VISITORS TO the National Museum of Indonesia in central Jakarta are greeted by a bronze elephant at the entrance of the colonial-style building that explains why Indonesians know their museum by the nicknames Gedung Gajah (Elephant House) or Museum Gajah (Elephant Museum). This bronze elephant was a gift from Chulalongkorn, King of Siam (Thailand), who visited Dutch Batavia (now Java, Indonesia) in 1871.
This would have been another bit of useless information to be filed for future use except that this historic bronze elephant has a twin in Singapore that now greets visitors to Arts House (the former Parliament Building). This elephant was also a gift of Chulalongkorn during a visit to Singapore in 1871. Now, if Chulalongkorn had honored the Spanish Philippines with a visit, we would have a bronze elephant in Manila, too.
I hope to write an article on royal visits to colonial Philippines some day since I have envelopes filled with notes and photocopied material relating to the visits of Norodom I of Cambodia, the Grand Duke Alexis of Russia, and the Duque de Edimburgo in the late 19th century. To supplement the archival material, I remember seeing photographs of the Duque de Edimburgo’s visit in the Geronimo B. de los Reyes Museum in Cavite many years ago. Then there was the visit of Edward VII whose abdication led to the succession by George VI and the recent film “The King’s Speech.” It is not well known that Edward, then a prince and future English king, suffered a scrape while playing polo, resulting in a scar that he proudly displayed as a souvenir of his Manila visit.
In 1872, some months after the execution of Gomburza, the Philippines was visited by Norodom I, King of Cambodia. Unfortunately, Norodom left no public monuments for us to remember him by, but history records that he was smitten by a certain Josefa Roxas from Bulacan who tactfully turned him down when he proposed marriage. Roxas was gifted with a jewel that ended up as one of the treasures of the ancient ivory image of Our Lady of the Holy Rosary or La Naval de Manila, venerated in Sto. Domingo Church in Quezon City today. This jewel has been missing for years now, but it was allegedly shown to the king’s grandson, Prince Norodom Sihanouk, during his visit to Manila in 1969.
Like many historians, I have collected obscure facts over the years that often run through my mind like a flowing stream. What begins as seemingly useless bits of information can become relevant when connected with something else and woven into a narrative.
Chulalongkorn’s elephant in Jakarta is related to the one in Singapore, which was seen by Rizal, who noted in his travel diary in, May 1882: “The palace of the Rajah (sic) of Siam is also notable and has a small iron elephant and what-not on the pedestal placed in front of the building.”
No fact is ever wasted. A Philippine connection lies in wait. Each piece in a jigsaw puzzle forms a picture of the past.
The National Museum of Indonesia is visually overwhelming. Hundreds of artifacts are crammed into halls and display cases, in an arrangement and display that harks back to the 19th century. After four visits, I am overloaded with connections and questions between Indonesia and the Philippines. Some of their early art and sculpture are similar to ours: they have the same betel-chewing utensils and cutters; they have wooden figures that resemble the bulul from the Cordilleras; the wavy keris reminds me of the bladed weapon often found in images of San Miguel defeating the devil; they call their weapons “senjata” while we call ours “sandata”; they have gongs and other brass percussion instruments that look and sound like the kulintang of Mindanao; they also have the game sungka which they call “congklak” (pronounced songklak).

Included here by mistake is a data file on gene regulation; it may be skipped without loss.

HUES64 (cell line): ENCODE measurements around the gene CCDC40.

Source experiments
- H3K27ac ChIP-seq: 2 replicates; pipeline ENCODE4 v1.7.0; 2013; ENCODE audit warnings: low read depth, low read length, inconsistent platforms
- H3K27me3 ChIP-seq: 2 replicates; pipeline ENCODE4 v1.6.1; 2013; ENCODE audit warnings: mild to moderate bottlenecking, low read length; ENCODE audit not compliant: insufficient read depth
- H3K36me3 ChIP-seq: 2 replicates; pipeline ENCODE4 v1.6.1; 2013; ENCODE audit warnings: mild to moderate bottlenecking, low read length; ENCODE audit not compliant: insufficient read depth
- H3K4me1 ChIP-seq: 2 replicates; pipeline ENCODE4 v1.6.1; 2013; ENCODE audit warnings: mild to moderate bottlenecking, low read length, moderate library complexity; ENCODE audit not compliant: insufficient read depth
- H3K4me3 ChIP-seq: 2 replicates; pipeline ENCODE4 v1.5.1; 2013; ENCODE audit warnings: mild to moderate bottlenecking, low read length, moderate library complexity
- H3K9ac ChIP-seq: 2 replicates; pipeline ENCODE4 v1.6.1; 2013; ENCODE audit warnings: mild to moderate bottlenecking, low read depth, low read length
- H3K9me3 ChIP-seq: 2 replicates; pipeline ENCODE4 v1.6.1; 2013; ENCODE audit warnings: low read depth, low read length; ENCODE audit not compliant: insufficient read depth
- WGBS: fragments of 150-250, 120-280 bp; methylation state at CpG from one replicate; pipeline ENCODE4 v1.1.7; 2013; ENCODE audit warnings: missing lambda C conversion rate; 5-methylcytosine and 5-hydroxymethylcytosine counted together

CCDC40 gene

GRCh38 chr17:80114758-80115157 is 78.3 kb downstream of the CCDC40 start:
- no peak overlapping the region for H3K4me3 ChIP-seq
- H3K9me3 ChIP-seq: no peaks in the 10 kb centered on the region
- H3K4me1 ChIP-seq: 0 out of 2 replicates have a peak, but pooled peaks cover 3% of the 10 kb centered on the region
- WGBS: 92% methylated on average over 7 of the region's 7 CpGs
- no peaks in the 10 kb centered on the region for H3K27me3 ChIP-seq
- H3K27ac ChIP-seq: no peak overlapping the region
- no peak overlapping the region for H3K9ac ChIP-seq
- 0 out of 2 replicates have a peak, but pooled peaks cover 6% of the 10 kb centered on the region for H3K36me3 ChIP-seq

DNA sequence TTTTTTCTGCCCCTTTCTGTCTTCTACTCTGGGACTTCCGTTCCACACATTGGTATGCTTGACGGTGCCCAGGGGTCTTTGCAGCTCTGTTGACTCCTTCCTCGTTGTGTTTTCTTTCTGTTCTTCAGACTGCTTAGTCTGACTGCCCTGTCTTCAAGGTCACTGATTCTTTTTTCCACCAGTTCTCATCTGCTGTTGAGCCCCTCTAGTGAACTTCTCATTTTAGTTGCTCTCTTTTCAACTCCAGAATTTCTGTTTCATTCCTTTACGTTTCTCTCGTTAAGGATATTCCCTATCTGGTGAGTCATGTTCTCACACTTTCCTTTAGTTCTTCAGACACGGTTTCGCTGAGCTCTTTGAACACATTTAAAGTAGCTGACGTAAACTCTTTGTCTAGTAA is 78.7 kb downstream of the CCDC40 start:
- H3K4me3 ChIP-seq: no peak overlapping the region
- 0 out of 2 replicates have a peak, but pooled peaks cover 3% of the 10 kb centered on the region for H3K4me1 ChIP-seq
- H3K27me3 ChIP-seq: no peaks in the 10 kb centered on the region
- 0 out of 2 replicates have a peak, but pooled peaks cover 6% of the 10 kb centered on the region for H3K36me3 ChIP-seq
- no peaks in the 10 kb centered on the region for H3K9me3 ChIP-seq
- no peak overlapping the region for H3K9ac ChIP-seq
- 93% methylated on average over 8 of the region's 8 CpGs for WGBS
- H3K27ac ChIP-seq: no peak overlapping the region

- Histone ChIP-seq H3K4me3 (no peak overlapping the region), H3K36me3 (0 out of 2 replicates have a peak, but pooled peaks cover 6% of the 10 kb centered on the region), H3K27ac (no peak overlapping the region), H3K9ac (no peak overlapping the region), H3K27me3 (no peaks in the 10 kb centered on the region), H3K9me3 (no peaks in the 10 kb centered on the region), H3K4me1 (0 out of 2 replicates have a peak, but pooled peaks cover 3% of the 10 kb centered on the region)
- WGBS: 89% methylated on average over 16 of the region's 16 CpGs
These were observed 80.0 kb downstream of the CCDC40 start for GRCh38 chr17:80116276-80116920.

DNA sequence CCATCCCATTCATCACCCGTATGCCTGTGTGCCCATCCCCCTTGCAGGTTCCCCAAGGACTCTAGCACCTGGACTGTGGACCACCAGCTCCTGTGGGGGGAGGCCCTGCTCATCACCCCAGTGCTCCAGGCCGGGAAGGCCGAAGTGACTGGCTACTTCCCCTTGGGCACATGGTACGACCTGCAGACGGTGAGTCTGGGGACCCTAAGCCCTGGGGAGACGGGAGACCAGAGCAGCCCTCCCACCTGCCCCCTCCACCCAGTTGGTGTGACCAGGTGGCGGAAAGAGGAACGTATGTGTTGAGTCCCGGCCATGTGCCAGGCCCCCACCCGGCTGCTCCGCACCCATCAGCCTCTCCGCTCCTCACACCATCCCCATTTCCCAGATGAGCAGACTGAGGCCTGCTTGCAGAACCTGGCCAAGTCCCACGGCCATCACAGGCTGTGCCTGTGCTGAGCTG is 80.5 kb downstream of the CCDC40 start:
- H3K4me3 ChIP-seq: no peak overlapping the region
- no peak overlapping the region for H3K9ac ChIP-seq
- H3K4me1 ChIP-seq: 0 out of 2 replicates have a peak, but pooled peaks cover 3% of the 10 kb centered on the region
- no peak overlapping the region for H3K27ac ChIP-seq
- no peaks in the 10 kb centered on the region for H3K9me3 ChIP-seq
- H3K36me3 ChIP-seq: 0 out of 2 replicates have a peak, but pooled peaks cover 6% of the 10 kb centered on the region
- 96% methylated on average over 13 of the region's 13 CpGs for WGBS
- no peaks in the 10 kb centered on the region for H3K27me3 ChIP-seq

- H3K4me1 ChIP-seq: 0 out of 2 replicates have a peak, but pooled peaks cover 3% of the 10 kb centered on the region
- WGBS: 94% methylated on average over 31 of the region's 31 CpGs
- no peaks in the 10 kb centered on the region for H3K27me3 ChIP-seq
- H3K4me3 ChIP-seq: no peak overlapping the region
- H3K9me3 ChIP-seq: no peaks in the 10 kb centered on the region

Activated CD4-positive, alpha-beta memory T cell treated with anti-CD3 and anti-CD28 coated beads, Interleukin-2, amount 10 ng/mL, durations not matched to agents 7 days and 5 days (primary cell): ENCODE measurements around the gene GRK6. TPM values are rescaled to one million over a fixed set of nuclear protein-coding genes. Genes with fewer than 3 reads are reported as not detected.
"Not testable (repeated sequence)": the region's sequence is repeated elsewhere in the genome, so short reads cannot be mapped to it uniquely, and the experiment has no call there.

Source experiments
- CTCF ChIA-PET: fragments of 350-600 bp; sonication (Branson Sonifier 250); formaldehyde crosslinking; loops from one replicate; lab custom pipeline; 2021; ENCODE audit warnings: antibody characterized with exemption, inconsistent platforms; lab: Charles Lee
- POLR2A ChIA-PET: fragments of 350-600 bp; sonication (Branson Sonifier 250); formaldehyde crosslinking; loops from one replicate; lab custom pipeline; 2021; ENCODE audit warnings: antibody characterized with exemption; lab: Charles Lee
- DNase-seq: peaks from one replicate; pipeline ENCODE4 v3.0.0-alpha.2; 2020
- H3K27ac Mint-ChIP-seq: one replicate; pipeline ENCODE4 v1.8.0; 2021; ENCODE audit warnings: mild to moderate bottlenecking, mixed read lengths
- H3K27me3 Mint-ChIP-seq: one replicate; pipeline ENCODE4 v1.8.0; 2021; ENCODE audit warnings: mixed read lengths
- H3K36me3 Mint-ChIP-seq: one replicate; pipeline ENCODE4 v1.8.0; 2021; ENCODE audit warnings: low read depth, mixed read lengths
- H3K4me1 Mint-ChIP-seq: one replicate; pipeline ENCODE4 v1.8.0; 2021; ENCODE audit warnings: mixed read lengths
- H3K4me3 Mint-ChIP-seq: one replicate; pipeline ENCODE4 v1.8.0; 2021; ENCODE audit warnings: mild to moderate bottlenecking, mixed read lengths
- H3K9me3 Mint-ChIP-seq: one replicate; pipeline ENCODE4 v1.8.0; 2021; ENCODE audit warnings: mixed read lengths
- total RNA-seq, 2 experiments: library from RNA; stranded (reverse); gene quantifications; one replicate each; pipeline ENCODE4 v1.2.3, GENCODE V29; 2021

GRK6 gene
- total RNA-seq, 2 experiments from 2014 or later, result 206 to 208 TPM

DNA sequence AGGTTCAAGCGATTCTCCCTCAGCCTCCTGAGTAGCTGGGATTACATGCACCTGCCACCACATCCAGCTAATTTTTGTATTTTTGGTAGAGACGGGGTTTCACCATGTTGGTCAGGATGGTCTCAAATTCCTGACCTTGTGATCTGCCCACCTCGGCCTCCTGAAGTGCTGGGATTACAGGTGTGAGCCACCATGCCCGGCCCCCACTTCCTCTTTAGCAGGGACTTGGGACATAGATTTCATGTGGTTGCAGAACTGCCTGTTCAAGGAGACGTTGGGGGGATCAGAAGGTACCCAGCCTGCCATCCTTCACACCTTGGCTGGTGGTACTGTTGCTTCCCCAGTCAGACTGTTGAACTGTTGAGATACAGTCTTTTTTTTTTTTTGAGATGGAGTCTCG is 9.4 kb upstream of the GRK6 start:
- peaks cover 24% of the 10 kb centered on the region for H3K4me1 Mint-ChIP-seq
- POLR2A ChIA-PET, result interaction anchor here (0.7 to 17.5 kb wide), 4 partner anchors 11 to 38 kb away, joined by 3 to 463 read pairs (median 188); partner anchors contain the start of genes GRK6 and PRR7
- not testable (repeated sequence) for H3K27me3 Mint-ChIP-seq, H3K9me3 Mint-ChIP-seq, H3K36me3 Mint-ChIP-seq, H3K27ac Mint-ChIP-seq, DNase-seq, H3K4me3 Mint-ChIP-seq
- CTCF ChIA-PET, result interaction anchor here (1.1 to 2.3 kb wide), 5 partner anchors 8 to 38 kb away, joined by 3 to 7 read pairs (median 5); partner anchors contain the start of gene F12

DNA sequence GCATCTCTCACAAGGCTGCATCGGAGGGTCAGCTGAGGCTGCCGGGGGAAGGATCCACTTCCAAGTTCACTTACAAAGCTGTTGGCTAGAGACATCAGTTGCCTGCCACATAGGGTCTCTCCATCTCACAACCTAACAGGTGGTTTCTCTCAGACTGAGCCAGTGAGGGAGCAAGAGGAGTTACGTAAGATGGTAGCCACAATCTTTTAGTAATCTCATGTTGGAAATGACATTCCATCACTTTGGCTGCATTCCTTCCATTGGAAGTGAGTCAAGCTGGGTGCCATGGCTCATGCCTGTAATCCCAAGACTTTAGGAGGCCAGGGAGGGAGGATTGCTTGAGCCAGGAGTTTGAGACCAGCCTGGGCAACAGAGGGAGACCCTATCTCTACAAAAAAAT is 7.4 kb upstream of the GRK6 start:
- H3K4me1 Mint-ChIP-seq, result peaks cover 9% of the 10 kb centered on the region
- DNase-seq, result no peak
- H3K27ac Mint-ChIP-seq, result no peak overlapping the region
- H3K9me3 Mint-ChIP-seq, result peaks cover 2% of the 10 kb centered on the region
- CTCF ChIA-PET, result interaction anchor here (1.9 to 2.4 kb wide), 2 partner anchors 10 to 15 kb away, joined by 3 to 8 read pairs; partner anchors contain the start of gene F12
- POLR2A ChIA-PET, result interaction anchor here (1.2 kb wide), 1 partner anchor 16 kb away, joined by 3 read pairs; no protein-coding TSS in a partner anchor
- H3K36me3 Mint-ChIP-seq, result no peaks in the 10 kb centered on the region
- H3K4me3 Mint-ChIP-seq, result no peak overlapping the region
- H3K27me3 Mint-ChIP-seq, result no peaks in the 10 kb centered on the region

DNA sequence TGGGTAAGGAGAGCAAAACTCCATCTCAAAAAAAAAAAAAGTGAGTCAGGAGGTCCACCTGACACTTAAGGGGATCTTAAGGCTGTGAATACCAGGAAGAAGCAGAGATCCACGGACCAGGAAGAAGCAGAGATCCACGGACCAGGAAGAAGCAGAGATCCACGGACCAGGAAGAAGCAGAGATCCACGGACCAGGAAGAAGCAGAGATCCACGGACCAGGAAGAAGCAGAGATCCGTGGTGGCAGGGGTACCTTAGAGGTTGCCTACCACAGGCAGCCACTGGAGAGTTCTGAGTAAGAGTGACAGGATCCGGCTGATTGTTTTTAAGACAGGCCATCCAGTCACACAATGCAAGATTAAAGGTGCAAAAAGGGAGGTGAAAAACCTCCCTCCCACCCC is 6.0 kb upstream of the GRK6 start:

I spent a lot of time in the halls filled with ancient porcelain because the Chinese ceramics from the Song to the Ching dynasties, as well as porcelain from Vietnam and Thailand which were found in archeological sites throughout Indonesia are of the same types and designs found in the Philippines—proof of an ancient maritime trade route.
Reading the captions for these artifacts was also interesting: guci (pronounced gusi) is our common word for jar. A bowl in Indonesian is mangkuk, and in Filipino it is mangkok?
Their Neolithic stone tools resemble ours. Their ancients called these gigi geledek(lightning tooth), the same belief we have in the Philippines.
Each time I leave the museum at closing time I ask: How come I know more and am more at home with Western culture than the culture of our Asean neighbors? I now regret not paying attention when my high school teacher lectured on the Madjapahit and Sri Vijaya empires.
Walking through displays of ancient inscriptions on stone and copper reminded me of the so-called Laguna Copper Plate Inscription (LCI). The writing inscribed on the LCI resembles ancient Javanese, and in the Museum Gajah in Jakarta are similar copper plate inscriptions from the same period. One Javanese copper plate inscription was a discharge of debt. How depressing that our LCI, our earliest extant writing, is not a fragment of long lost epic literature or even a love poem but a receipt for payment of debt. We have a lot in common with Indonesia than we care to admit.
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